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2010 Winter Tyres Buying Guide

As the temperature in the UK starts to drop discussion naturally turns to winter tyres. After last seasons extremely heavy snow fall, people now understand winter tyres exist, but aren't quite sure which type of tyre or what brand of winter tyres is best.

All Season, Winter or Snow Tyres?

The first step in selecting a tyre for the cold season is understanding what types of tyre are on the market, and what they're specifically used for.

The first option is all season tyres. All Season tyres are designed to work year round and as such, are compromised for both normal road driving and when it snows. While they would work in the UK, they're not very popular as the UK climate has fairly well defined warm and cold seasons, with extremes in temperature which would leave all season tyres as pointless as their summer tyres.

The next option is snow tyres. These are designed with one thing in mind - snow and ice and are largely used in countries with extremely heavy snowfall. Designed with metal studs embedded into the rubber, these tyres bite into ice and compacted snow giving excellent grip in extreme weather. Snow tyres are overkill for the UK, and you would quickly destroy a set of studded tyres if you used them on non-snow covered roads.

The final option is Winter tyres. Winter tyres are designed for climates that have prolonged periods of cold, and can work with a little, or a lot of snow fall. The key to winter tyres is they're designed to work in conditions where the average temperature is below 7c for long periods. While winter tyres aren't "snow optimised" like snow tyres, they are many many times better than summer tyres when the snow falls and offer improved grip in any temperature below 7c.

Which winter tyres for my car?

While the British magazines perform annual tyre tests for summer performance tyres, the German and northern European magazines also release annual winter tyre tests every year giving excellent buying advice. After aggregating the magazine tests and reviews on TyreReviews we recommend looking into the following tyres:

Ultra High Performance
Continental Winter contact TS830P
The Continental Winter contact TS830P is the latest UHP winter tyre from Continental and placed 1st in the 2009 Sport Auto Winter Tyre Test. The tyre was prasied for excellent braking performance in snow, rain and the dry and having consistently high level of grip in the wet and snow.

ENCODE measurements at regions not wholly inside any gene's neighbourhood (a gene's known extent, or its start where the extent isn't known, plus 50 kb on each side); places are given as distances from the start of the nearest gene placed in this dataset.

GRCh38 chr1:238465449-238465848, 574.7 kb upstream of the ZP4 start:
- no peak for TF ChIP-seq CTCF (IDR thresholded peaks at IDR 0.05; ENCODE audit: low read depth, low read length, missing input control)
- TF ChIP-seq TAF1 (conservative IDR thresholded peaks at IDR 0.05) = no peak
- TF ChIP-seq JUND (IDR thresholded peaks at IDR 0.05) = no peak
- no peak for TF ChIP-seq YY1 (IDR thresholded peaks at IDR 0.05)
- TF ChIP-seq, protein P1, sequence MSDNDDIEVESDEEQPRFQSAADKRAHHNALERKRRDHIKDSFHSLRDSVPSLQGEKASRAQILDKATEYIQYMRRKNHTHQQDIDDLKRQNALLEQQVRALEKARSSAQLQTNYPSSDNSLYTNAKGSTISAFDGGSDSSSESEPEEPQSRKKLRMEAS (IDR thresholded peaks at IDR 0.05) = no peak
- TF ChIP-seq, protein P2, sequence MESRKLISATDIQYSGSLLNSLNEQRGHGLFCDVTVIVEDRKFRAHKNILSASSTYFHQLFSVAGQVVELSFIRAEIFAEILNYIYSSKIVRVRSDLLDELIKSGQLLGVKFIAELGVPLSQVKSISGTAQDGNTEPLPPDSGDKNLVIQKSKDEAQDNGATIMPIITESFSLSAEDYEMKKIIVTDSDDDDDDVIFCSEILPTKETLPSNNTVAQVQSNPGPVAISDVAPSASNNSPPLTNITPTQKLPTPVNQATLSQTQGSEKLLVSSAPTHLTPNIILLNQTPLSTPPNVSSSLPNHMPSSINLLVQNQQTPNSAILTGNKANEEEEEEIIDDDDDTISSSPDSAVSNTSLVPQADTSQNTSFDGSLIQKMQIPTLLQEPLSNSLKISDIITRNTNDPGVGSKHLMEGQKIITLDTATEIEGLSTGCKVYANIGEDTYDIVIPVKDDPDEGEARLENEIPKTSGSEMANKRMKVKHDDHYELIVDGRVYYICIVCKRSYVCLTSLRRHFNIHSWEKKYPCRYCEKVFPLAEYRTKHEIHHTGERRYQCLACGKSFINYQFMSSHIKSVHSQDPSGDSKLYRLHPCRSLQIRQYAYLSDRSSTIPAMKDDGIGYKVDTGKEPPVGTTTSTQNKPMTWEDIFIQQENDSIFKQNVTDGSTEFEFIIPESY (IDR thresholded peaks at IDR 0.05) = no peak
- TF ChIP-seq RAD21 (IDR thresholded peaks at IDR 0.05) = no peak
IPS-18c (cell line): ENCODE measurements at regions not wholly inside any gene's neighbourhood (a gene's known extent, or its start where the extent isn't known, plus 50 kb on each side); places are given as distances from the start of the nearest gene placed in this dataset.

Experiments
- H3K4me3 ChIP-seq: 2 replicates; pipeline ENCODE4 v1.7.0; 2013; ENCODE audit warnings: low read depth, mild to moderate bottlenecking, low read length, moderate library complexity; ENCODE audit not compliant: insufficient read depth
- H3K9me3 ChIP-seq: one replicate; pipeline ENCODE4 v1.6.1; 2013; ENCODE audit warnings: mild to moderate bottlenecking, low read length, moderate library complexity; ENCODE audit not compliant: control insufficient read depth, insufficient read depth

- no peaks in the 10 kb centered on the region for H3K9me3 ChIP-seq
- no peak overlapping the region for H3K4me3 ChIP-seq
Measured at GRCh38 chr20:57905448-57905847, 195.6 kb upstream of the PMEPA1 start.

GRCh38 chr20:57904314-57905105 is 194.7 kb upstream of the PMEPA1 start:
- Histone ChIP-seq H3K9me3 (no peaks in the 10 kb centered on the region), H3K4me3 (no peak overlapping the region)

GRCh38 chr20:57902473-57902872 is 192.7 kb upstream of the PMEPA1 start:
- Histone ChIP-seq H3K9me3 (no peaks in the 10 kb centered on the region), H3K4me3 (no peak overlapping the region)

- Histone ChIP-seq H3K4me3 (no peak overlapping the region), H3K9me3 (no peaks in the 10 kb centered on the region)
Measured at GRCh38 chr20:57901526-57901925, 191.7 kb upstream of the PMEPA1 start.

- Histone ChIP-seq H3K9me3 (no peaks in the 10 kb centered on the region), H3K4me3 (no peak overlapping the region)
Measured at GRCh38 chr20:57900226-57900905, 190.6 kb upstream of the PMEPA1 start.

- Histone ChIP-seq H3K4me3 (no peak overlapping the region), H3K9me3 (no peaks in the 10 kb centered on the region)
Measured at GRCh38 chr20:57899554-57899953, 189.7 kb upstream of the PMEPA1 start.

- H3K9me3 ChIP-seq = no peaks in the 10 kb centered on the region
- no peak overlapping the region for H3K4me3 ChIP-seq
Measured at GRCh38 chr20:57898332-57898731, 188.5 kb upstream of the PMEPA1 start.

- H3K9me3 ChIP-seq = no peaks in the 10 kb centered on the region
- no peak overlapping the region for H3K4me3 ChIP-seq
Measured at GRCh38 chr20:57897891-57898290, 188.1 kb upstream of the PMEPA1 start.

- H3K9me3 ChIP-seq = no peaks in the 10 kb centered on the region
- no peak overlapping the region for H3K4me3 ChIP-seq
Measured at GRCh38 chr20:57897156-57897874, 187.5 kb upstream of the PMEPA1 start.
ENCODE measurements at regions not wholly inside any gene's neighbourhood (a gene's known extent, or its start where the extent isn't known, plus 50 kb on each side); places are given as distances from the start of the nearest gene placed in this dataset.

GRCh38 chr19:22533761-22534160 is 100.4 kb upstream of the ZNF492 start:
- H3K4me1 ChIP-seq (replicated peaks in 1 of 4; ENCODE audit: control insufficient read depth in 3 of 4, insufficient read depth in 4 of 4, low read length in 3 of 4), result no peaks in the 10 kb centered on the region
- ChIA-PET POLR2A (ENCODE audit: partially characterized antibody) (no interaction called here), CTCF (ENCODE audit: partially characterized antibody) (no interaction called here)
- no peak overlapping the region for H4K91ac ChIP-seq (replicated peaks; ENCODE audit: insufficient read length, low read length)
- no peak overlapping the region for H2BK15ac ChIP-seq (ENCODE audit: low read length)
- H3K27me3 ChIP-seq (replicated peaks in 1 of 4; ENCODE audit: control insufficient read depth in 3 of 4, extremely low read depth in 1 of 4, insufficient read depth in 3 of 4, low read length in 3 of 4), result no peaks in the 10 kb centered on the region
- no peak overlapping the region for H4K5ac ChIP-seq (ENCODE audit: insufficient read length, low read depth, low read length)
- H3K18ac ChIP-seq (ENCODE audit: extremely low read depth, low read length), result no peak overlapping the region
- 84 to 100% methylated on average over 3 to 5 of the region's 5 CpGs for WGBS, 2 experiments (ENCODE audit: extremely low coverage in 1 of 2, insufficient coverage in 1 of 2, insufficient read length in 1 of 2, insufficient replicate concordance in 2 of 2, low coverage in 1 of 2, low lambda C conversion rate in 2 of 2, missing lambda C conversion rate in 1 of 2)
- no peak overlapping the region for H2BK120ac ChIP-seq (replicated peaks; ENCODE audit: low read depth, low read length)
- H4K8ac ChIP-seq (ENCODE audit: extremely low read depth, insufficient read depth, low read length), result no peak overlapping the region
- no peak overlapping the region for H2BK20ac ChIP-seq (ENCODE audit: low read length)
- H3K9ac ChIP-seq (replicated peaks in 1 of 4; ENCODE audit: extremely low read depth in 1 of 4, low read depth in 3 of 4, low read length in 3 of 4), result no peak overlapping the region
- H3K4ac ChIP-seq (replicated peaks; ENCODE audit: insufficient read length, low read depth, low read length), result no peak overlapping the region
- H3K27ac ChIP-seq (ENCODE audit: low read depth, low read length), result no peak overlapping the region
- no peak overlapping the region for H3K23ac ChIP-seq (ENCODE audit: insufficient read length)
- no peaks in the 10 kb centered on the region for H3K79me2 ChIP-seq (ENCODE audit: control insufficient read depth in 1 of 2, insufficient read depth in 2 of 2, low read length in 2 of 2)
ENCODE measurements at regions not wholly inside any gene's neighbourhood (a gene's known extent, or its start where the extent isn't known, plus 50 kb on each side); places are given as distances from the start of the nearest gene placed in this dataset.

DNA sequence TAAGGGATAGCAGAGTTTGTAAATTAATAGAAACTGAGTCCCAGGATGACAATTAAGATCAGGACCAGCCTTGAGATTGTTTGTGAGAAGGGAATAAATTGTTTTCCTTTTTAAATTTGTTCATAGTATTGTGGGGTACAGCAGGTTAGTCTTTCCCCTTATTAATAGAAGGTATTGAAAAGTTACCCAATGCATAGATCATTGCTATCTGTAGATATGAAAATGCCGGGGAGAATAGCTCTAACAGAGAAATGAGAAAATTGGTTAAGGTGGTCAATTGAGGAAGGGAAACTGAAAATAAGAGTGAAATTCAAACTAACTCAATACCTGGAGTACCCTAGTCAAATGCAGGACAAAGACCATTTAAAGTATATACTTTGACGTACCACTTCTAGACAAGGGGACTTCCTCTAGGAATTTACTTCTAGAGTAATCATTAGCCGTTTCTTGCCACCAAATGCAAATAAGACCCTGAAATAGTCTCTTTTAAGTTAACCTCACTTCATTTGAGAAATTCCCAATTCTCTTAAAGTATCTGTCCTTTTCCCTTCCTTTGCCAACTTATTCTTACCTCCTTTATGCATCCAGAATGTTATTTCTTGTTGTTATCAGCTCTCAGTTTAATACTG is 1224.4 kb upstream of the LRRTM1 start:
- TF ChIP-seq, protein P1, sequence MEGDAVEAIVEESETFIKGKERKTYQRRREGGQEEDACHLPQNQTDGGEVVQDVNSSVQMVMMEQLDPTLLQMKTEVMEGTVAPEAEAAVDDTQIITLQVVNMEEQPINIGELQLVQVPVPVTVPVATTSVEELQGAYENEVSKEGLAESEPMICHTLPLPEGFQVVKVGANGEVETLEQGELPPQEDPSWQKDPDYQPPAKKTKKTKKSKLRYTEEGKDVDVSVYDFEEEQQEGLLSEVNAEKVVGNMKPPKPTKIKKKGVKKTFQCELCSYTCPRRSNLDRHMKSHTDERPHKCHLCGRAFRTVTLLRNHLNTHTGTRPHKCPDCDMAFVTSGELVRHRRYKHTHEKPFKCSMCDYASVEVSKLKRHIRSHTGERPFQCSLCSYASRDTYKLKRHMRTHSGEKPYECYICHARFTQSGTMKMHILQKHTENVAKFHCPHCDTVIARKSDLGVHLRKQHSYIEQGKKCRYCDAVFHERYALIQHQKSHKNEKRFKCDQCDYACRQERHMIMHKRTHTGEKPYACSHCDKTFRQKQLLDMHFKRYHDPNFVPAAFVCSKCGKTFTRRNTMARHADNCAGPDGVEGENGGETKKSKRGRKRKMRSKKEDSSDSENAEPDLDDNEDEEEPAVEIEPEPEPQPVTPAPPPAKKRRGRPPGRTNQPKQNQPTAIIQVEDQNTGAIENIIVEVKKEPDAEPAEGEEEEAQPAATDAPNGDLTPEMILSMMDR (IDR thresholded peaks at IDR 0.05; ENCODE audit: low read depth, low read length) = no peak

Pirelli SottoZero Serie II
The Pirelli SottoZero Serie II is another ultra high performance winter tyre. It has both excellent reviews on the site, and placed second in the 2009 Sport Auto Winter Tyre Test with the remarks "Very balanced and good grip levels. High traction and braking performance in snow and rain".
Nokian WRG2
The Nokian WRG2 is a TyreReviews favourite, with near universal praise. While classified as a winter tyre it has excellent dry weather properties making it particularly suited the UK's climate.
High Performance / touring
Dunlop Winter Sport 3D
Placing 3rd in both the the 2009 Sport Auto and AMS winter tyre tests the Dunlop Winter Sport 3D is an excellent choice for the UK's roads.
Vredestein Snowtrac 3
The Vredestein Snowtrac 3 is an excellent tyre for small to medium sized cars and gets great reviews here at TyreReviews.
Bridgestone Blizzak LM30
The Bridgestone Blizzak LM30 was launched in 2009 and targeted towards compacts, mid-sized cars and family saloons up to T and H speed ratings. It promises to be one of the leading tyres in this years magazine tests so is certainly worth considering.

If anyone has any other suggestions please comment below or drop us an email.

Further Reading:

- 7 reasons to consider winter tyres
- Guide to tyre seasons

This Article is part of tyrereviews total tyre guide




Discussion:

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Comments:

"Snow tyres are overkill for the UK, and you would quickly destroy a set of studded tyres if you used them on non-snow covered roads."

Agreed they are overkill, however the design of studded tyres developed to take account of the fact that in recent years approximately 70%+ of mileage in certain countries was on clear tarmac. Changes to stud design and retention techniques mainly.

It's a matter of terminology and semantics, to my mind the terms, all-weather, winter studded, winter unstudded are the three main categories.

The winter unstudded can be further broken down into Nordic Unstudded, designs for Scandinavia Canada and very northern regions, and Central European unstudded, which are designed for the wetter milder winter climate on mainland Europe. The latter are the ones suitable for UK use.

Personally I would say that a tyre should not be allowed to be marketed as all-weather unless it had the Severe traction symbol, snowflake in a maountain logo.
Posted at 2010-10-07 17:37:07 | Was this comment helpful? Please login to vote


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